Perfectionism holds us back. Here's why...


by Michael Corthell

There are two basic types of perfectionists; Adaptive and Maladaptive. Adaptive types are considered 'normal'. Researchers have found that both adaptive and maladaptive perfectionists have high personal standards, but failing to meet those standards is more stressful for the maladaptive than for the adaptive or normal folks. STRESS is the key word. Stress is not healthy for the body, mind or soul — so lets do something about it.

 ''Perfectionism becomes a badge of honor with you playing the part of the suffering hero.''
David D. Burns

Being a perfectionist can:
  • Make you have low self esteem. A perfectionist has low self esteem because he can’t accept himself as he really is – imperfect.
  • Make you depressed and unhappy. No one can be happy if they can't accept life on life's terms. Constantly trying to make everything perfect, which is impossible, they will fall into depression. Happiness depends on acceptance and finding joy in the present.
  • Make you lose any relationship, sometimes before it can gain a foothold or make you develop a very toxic co-dependent one.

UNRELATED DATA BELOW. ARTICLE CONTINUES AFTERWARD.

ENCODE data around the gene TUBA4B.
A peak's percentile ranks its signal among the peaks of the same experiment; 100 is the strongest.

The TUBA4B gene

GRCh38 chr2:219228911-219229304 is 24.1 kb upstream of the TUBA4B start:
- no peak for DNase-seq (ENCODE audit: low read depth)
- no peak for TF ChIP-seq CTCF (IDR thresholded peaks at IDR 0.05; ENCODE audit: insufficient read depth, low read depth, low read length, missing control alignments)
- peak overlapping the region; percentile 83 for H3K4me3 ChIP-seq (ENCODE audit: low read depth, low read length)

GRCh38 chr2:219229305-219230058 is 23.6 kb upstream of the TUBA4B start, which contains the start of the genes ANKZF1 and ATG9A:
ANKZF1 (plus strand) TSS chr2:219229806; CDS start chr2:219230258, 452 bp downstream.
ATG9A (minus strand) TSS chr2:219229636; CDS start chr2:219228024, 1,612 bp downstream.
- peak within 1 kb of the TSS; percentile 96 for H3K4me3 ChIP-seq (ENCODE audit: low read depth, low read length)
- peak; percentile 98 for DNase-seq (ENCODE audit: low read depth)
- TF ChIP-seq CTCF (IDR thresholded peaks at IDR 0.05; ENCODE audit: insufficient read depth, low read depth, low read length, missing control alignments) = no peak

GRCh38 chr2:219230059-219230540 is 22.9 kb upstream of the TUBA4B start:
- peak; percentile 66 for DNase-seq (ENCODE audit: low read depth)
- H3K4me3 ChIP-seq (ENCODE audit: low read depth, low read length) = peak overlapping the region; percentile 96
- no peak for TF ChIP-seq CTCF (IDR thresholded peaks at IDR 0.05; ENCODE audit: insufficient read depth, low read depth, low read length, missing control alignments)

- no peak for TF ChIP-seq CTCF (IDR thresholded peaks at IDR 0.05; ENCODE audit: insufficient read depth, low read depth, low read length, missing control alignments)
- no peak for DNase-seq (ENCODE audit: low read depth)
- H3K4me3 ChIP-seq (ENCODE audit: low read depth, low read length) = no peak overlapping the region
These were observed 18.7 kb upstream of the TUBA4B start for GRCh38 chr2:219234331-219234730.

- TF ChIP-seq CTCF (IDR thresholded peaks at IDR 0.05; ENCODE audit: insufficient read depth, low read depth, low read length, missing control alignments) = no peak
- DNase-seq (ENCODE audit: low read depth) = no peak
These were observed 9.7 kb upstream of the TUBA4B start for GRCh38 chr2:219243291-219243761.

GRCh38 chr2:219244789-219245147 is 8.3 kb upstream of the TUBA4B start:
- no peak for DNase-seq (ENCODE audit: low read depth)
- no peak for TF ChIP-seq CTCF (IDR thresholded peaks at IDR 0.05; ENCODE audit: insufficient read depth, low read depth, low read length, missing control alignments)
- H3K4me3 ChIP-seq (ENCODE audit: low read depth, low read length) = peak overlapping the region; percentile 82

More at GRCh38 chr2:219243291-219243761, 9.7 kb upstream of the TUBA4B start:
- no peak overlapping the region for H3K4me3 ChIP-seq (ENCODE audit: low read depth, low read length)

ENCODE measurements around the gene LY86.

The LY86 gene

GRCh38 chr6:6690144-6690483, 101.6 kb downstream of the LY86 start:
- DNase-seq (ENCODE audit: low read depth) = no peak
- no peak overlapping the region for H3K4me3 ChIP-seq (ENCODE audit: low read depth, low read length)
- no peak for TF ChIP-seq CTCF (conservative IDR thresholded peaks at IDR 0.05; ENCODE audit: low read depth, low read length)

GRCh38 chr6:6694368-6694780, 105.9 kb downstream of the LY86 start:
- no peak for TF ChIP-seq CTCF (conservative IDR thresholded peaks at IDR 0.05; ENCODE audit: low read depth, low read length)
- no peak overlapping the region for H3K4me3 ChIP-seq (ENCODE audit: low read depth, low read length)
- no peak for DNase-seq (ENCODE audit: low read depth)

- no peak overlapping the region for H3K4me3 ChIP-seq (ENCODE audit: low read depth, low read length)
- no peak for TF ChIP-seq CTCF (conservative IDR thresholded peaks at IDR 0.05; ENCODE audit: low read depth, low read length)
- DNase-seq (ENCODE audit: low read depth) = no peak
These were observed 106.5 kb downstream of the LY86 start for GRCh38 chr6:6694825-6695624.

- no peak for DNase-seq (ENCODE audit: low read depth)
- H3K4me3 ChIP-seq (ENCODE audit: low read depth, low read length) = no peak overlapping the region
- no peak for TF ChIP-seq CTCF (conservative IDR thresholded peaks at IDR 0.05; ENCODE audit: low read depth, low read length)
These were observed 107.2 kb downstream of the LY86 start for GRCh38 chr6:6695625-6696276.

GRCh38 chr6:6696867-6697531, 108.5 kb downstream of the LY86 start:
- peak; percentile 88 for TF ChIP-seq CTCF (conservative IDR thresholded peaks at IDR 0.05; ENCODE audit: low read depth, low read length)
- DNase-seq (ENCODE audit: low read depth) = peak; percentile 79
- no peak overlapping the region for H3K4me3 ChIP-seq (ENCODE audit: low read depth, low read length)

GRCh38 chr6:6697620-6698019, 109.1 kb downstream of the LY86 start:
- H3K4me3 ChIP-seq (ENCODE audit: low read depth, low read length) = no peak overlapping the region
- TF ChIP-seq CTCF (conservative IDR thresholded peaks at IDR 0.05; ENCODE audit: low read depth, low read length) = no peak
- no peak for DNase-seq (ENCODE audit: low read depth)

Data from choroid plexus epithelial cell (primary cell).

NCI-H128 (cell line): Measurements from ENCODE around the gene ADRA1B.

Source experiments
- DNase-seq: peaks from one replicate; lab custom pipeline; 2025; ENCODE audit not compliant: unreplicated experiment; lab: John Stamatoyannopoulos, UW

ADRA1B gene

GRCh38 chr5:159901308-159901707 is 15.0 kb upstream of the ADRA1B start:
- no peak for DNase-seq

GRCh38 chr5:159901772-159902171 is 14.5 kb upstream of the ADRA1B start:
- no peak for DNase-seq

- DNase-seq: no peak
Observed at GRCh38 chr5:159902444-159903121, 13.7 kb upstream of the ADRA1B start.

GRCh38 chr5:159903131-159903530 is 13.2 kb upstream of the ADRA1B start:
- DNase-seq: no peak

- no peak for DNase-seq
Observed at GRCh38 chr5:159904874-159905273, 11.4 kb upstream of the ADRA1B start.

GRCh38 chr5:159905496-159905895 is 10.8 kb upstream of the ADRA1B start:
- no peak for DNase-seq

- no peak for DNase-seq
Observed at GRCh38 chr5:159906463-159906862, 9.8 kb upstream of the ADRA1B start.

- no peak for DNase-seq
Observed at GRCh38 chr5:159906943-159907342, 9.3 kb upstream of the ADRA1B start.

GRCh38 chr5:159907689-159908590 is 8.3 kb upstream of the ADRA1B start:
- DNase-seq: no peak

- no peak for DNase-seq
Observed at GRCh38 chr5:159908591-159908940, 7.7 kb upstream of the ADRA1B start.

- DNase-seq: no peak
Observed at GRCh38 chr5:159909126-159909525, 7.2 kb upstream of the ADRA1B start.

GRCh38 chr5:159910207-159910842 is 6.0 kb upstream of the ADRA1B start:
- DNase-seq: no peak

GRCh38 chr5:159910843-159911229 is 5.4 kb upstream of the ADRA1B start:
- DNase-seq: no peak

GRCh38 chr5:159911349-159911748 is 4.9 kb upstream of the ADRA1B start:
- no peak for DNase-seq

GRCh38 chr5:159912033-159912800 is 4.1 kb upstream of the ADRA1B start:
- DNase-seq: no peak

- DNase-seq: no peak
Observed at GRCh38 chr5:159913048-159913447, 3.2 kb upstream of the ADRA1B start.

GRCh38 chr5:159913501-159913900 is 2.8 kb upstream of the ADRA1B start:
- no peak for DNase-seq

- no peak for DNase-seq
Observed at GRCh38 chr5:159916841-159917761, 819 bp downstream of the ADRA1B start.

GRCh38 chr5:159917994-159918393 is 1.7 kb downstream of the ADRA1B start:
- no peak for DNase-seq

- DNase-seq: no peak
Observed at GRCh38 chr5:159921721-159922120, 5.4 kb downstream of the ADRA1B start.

Aim for good enough. Again, know that nothing can be made perfect in this world. NOTHING. 

Understand that you damage yourself and the people around you by believing that it is possible to be perfect. Destruction can't be made perfect either, so why try?

Believe and know that you are only human and so are all your brothers and sisters. Even if you think some others in the world are perfect, they aren't, not by a long shot.

Compare only yourself with yourself. Set your own standards and goal. Strive for perfection knowing that is only a reach to try to do the best you can.

Do what you think is the right, not what the popular trend is at the time. We are inundated with messages in the news daily. Turn down the volume or just turn it off. Your heart will always tell you what is right. Just listen.

Smart people do stupid things, but are still smart. Good and decent people may sometimes be less than kind, but are still good and decent people. No one has to be perfect, no one can. Perfectionism produces the debilitating fear of failure and this comes about from failure to see any success in life as relative.

Is all of this perfectly clear? Get going, and try to do the best that you can. That is good enough.

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Perfectionism holds us back. Here's why

If you can't do it perfectly, why do it at all? Recovering perfectionist Charly Haversat challenges our obsession with perfection in our personal lives, workplaces and beyond. Can we fight the crippling fear of failure and the unwillingness to compromise that it creates?

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